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It’s still very difficult for women to reenter the country’s workforce following the birth of a child. If you are a married woman over 35 in Japan, it’s hard to find even a temporary job. Prime Minister Abe’s government is far from serious about creating work-life balance for working mothers.

10 Comments

Fumie Kuratomi, director of the Fukuoka Gender Studies Institute and a sociologist at the University of Teacher Education Fukuoka.


© Christian Science Monitor

©2019 GPlusMedia Inc.

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Absolutely agree. What has Abe done (note, not said) at all for working women/mothers? What has the LDP itself done since Koizumi's speech on daycares 16 years ago? What makes you think that these affluent old men actually believe in or want gender equality? I simply don't see evidence of it.

2 ( +2 / -0 )

To be fair, it's not all that easy for men over 35 to just walk into a new job either. I haven't looked at any job postings recently, but years ago I remember being astonished at how many explicitly stated 35 as being the age limit. Making that kind of thing illegal would be a good start.

3 ( +3 / -0 )

I can speak from experience before I retired from a Japanese electronics firm that all the women in my department used up all their annual leave (20 days) due to issues with their kids. The moment thekid would get a sniffle, the nursery school or kindergarden would call up the mother to come pickup their kid. Employers won't put with these situations and you cannot blame them.

0 ( +3 / -3 )

Japanese deserve the politicians they vote for. No politics empowerement, no law improvement for their rights.

Since women in partucular don't want to criticize openly and shame the Abe's ruling party by calling him a liar, not an inch if change to expect.

"Far from serious" = she meant hopeless and untrustworthy.

0 ( +1 / -1 )

Why do people look to politicians to change the culture & dogma of the society ? It's more productive watching paint dry, they dry eventually.

1 ( +2 / -1 )

There are huge society-wide problems preventing working mothers from getting on. They include long working hours and few actual holidays for full-timers, lack of childcare, caregiving responsibilities for the elderly, overbearing and unavoidable school/PTA commitments, other unavoidable commitments from neighbourhood associations and club activities, and, of course, traditional men not doing housework. Changing one factor, like employers' attitudes, will not change very much with the other problems still in place.

I also think there is a lack of solidarity from women who do not work. Schools and neighbourhoods could operate with fewer demands on parents (mothers), but there is insufficient pressure for them to change.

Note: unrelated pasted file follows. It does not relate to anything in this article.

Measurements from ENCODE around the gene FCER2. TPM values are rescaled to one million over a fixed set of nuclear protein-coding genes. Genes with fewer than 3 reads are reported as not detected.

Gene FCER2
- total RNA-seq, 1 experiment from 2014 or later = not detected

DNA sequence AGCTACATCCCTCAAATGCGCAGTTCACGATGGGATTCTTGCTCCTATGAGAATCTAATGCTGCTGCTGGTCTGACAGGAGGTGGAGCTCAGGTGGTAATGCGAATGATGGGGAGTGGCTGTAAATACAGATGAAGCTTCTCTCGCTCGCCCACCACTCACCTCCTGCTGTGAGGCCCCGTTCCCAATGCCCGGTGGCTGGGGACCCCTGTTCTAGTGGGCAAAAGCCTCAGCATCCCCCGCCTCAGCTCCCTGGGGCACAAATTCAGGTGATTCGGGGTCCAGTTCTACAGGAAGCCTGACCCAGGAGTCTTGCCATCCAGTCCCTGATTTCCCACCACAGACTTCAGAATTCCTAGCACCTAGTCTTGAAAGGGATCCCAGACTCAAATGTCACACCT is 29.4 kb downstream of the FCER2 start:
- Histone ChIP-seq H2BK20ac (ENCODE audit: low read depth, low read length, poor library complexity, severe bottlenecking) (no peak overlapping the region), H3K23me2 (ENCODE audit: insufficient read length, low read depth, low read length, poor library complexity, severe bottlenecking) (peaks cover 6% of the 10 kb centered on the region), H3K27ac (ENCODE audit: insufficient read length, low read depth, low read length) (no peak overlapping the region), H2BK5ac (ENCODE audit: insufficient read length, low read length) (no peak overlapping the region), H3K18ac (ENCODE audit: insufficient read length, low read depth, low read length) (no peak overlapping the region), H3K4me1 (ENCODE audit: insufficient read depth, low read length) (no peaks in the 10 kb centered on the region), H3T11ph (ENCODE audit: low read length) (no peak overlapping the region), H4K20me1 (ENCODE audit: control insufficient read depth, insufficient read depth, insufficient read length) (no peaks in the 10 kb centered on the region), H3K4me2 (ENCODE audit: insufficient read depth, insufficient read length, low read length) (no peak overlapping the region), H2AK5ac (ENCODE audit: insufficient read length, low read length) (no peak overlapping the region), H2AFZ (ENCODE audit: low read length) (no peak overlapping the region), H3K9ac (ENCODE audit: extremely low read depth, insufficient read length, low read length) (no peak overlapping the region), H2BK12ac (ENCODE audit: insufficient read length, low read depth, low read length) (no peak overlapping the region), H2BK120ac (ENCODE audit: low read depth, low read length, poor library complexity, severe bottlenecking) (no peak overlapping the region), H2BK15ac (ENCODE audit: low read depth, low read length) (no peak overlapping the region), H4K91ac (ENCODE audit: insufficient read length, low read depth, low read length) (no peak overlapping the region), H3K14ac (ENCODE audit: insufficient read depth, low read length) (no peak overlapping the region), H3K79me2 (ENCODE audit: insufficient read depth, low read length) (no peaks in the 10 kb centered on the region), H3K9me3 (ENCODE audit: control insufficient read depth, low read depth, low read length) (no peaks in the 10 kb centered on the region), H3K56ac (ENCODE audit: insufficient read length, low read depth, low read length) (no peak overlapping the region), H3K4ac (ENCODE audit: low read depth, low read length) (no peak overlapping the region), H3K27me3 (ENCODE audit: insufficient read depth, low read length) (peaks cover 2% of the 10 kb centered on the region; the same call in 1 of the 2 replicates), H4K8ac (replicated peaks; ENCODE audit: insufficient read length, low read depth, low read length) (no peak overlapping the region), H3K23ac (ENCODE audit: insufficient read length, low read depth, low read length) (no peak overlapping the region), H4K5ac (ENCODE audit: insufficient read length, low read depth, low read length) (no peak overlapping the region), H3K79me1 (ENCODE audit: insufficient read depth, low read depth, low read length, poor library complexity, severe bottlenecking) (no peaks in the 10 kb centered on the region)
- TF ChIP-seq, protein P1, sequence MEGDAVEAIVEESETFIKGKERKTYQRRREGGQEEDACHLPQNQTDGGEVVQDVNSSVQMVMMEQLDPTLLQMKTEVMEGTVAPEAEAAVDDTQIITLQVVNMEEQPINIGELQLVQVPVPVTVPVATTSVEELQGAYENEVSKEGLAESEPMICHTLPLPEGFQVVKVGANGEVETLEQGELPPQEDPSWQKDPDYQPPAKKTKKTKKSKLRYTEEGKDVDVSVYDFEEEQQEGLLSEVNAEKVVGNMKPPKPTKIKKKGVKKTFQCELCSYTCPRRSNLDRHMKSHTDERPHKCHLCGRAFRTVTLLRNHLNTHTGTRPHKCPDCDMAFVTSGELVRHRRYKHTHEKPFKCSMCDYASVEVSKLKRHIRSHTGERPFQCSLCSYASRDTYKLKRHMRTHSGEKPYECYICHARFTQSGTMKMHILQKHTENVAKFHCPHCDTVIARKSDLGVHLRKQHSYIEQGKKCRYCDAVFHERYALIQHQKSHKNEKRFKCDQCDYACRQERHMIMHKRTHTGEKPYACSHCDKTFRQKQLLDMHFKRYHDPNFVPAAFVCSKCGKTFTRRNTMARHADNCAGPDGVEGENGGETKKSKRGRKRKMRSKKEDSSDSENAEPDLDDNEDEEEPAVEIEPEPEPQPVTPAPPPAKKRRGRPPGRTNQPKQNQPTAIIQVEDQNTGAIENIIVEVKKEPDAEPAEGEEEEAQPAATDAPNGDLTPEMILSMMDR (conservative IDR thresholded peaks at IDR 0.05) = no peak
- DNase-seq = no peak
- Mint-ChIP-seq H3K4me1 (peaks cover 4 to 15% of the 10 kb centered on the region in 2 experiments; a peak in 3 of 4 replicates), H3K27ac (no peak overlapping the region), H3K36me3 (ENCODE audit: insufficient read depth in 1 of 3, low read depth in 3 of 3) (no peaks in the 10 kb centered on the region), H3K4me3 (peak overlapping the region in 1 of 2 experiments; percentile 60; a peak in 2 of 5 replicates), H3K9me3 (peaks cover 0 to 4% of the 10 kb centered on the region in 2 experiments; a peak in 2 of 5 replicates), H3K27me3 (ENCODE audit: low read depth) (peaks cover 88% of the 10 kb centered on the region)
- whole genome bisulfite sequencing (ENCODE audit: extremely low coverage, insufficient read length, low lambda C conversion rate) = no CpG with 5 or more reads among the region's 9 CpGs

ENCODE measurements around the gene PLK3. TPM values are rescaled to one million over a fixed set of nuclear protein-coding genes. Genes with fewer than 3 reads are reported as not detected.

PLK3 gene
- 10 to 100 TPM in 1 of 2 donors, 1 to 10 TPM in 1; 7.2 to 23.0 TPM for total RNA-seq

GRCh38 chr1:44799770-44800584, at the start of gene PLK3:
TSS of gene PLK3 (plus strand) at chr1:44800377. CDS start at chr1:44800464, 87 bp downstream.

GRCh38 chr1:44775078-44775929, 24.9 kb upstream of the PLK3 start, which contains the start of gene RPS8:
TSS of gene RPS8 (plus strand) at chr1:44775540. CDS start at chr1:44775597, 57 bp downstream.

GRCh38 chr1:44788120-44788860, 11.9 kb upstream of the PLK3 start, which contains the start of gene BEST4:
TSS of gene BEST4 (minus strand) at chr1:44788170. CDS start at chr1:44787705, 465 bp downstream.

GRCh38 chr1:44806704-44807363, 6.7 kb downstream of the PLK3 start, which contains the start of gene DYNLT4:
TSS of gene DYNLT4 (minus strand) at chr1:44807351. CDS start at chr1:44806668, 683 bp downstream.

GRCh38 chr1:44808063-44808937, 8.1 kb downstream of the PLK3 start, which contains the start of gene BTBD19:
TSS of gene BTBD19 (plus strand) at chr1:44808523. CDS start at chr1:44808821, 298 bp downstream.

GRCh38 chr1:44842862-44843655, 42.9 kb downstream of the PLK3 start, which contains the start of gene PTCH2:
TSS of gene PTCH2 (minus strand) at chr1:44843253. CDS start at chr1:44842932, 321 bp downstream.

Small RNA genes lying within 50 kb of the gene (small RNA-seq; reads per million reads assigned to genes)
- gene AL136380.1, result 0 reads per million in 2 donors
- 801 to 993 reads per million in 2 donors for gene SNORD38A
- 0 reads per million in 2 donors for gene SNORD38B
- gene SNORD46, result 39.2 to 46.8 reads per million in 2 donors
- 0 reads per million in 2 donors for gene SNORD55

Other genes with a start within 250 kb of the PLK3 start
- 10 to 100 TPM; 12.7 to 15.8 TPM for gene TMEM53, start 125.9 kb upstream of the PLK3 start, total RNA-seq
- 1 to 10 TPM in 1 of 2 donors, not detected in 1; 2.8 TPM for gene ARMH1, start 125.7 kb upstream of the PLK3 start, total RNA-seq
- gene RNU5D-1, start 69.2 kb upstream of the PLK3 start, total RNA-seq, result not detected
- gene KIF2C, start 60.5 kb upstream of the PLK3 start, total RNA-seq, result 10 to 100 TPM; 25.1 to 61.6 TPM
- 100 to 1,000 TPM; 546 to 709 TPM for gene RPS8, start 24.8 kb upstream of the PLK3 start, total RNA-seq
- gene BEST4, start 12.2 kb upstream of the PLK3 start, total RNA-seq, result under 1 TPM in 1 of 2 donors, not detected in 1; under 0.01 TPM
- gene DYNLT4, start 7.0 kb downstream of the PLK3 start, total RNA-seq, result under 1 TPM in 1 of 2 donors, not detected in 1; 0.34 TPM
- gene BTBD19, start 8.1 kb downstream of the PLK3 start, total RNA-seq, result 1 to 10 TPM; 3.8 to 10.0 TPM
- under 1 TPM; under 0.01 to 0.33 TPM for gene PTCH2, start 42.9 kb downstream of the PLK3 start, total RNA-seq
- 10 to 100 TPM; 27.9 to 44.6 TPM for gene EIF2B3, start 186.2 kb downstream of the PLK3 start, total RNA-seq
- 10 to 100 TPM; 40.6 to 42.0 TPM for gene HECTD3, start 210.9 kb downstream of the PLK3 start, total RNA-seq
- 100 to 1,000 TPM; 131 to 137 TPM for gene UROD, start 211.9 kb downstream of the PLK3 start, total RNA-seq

1 ( +1 / -0 )

all the women in my department used up all their annual leave (20 days) due to issues with their kids. The moment thekid would get a sniffle, the nursery school or kindergarden would call up the mother to come pickup their kid. Employers won't put with these situations and you cannot blame them.

So they used their state guaranteed and bloody-well earned annual leave (note" "vacation time" for everyone else) to take care of their kids and employers won't "put up with these situations"? And we shouldn't blame these poor corporations for discrimination? Maybe this is obvious but seems like it may not be for you Mr. Watts; without parents taking care of kids when they are sick there are no people to buy products and no bodies to fill positions. Can I blame companies for taking and not giving back? You bet I can and do.

I am a man and I used up most of my annual leave on child care sick leave but no one ever asked me about my plans to have a baby in the future. What do we call that I wonder?

0 ( +1 / -1 )

It's not Abe's doing. It's the employers. How obvious is that? Hello, the latter are the ones throwing up the barriers; the former urging them to bring them down.

-1 ( +1 / -2 )

It is not just women who meet the age bar. I have seen adverts stating the cut off age as 28. Unless Abe has the guts to revise employment law and enforce it with jail time for company execs who flaunt the law then nothing will change. Japan is just a society with so many prejudices. Age, sex, race, social status, family name to name but a few.

1 ( +1 / -0 )

This is all a bunch of gobbledy-gook. The issue isn't the politicians themselves or the lack of people standing up to the issue - the society itself is broken. The young can't criticize the old, the old cling to traditions worthless in today's economy, and the apathetic feel they can't do anything, so they don't. BROKEN.

3 ( +3 / -0 )

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